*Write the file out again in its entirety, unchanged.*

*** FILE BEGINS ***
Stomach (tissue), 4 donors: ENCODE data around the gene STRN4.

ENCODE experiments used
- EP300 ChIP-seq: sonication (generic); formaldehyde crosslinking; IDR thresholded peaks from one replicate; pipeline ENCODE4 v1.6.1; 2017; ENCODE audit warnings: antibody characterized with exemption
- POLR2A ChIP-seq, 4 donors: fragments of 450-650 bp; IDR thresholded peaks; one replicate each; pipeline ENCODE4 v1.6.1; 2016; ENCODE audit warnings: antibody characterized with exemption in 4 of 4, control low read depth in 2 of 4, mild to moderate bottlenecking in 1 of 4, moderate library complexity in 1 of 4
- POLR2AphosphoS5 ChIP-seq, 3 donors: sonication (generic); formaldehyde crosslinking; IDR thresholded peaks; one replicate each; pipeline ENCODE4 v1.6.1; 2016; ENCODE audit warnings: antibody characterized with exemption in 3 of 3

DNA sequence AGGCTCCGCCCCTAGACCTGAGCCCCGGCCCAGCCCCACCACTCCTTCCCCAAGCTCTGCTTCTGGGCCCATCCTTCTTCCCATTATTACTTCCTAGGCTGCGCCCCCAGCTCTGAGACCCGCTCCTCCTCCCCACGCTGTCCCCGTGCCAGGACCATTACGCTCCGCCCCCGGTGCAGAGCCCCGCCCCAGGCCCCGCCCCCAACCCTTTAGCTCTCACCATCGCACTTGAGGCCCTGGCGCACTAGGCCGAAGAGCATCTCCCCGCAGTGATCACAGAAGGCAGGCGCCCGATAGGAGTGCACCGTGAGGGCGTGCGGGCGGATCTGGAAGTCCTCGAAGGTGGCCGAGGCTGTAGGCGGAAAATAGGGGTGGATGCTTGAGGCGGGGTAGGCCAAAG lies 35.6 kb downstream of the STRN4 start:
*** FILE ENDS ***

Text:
Stomach (tissue), 4 donors: ENCODE data around the gene STRN4.

ENCODE experiments used
- EP300 ChIP-seq: sonication (generic); formaldehyde crosslinking; IDR thresholded peaks from one replicate; pipeline ENCODE4 v1.6.1; 2017; ENCODE audit warnings: antibody characterized with exemption
- POLR2A ChIP-seq, 4 donors: fragments of 450-650 bp; IDR thresholded peaks; one replicate each; pipeline ENCODE4 v1.6.1; 2016; ENCODE audit warnings: antibody characterized with exemption in 4 of 4, control low read depth in 2 of 4, mild to moderate bottlenecking in 1 of 4, moderate library complexity in 1 of 4
- POLR2AphosphoS5 ChIP-seq, 3 donors: sonication (generic); formaldehyde crosslinking; IDR thresholded peaks; one replicate each; pipeline ENCODE4 v1.6.1; 2016; ENCODE audit warnings: antibody characterized with exemption in 3 of 3

DNA sequence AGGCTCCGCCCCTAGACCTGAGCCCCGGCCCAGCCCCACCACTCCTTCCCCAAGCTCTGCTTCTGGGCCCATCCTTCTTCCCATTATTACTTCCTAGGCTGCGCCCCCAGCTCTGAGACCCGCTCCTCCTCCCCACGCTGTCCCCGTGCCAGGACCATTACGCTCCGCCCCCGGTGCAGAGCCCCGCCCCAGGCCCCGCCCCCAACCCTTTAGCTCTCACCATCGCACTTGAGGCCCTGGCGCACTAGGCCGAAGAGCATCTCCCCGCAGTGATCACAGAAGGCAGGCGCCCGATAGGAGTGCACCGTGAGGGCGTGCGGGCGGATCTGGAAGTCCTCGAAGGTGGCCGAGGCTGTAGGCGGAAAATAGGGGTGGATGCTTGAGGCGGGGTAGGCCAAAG lies 35.6 kb downstream of the STRN4 start: